2006-08-02 | NINa
and Brian Backlash |
Brian Backlash: You're a writer of 'industrial' and 'fetishcore' fiction. How do you feel your work expresses those terms in a literary sense?
Simon Logan: I've always felt that the best work that any artist can do comes from them when they are reflecting themselves in their work to the greatest degree - that is to say, imbuing their work with their own interests, passions and obsessions rather than just doing what they think they should do or what others are doing. I used my own interests in fetish culture and industrial music as a basis for creating stories which were more personal to me and my obsessions. In the case of industrial music it was the multi-layered approach, the sense of dark, forboding machinery and alienation whereas with fetishcore it was more an attempt to create a world within which the images of fetish photography could exist and flourish.
NINa: How long have you been writing so far?
About 12 years or so. I amn't one of those people who started writing stories for their family and binding them with staples when they were eight, I only started writing when I was about 16 so am a fairly late starter in that regard.
Brian: You garnered a good deal of initial attention when you began writing short stories and had many avenues with which to promote your work. What made you decide to walk away from more mainstream styles of writing pursue a more defined stylistic approach?
It wasn't really an attempt to write something more stylistic as such, I just realised one day that I was writing what I thought it was that people wanted to read, or what I should write, and that that made no sense. It bothered me that I could read a story written by someone in their 50s from the North of Scotland and another by someone in their 20s from Vermont and that there was often no appreciable difference between the two. Surely the whole value in creating something is to add something new to the world so if you're just copying what is already around then you're wasting your time. I made a concerted effort to write stories that were more reflective of me and my interests and I think that in itself implicitly means the stories will be different in theme and style.
Brian: What is it about industrial music that you find so influential to your creative endeavours?
I just loved the feel of it and the sensations it evoked. It was what I was listening to at the time and I guess if I had been musically inclined then I would have tried to create some music of my own but since that wasn't the case writing stories that reflected the same sort of feel as the music in literary form was the next best thing. I actually think that my most "natural" form of expression would be movies because I am more obsessed with visuals than I am words and often feel that words limit the ideas that I'm trying to express but I couldn't deal with the whole social nature of movies so I'll settle for writing.
Brian: Your first full length novel, "Pretty Little Things to Fill Up the Void" is due to be published soon. Do you look at the book as a crowning achievement of your work, or just a stepping stone to bigger things?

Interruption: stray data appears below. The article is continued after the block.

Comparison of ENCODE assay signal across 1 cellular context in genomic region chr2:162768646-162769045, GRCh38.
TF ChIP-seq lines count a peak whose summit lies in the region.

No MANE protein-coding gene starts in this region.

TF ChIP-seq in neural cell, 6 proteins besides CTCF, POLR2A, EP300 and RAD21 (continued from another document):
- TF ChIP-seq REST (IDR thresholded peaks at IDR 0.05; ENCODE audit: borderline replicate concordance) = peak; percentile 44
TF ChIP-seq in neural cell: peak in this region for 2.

I guess it's the culmination of everything I've been working on since making a break from horror fiction more than a crowning achievement. It would be pretty worrying if it WAS my crowning achievement because it would mean that there would be no point in me doing anything else! So it's more of a stepping stone. I really just wanted to get a full-length story published that was really ME and truly reflected what it was I wanted to write, I guess to prove to myself that I could do it and to prove to everyone else that it was worthwhile. I've already completed another two short n*vels and am some way into my second full-length one so there's plenty more to come.
Brian: What authors have had the biggest imapct on your writing?
In terms of impact on my writing it would be authors such as Steve Erickson (author of The Sea Came In At Midnight and Amnesiascope), Jack O'Connell, Chuck Palahnuik and JG Ballard in that they have shown to me that you can write stories that use genre stylings and the power of genre fiction to enhance a strong literary story. I love authors who twist our own world rather than create a new one from scratch (which always seems like an act of ego to me) and who look at subcultures which are essentially worlds within worlds.
NINa: William Gibson, Philip K. Dick or A. & B. Strugatsky - whose works could be labelled industrial?
I'm not exactly sure what the definition of industrial is, to be honest - it was really only ever meant as a mental guide for myself rather than an overt attempt to create a genre with defined features and rules. I guess each of those writers have elements of industrial stylings in some of their works.
Brian: Do you listen to music when you write? Are there any particular albums that help fuel your creativity?
Not really, I tend to prefer isolation of all senses when I'm writing and would find music too distracting, plus I'd probably end up accidentally weaving song lyrics into the sentences! That said I CAN write when there is other stuff going on. I tend to get my inspiration beforehand and let it sit inside my head and bubble away, whether it's music, movies, books or whatever, so by the time I actually sit down to write I don't need the inspiration or motivation.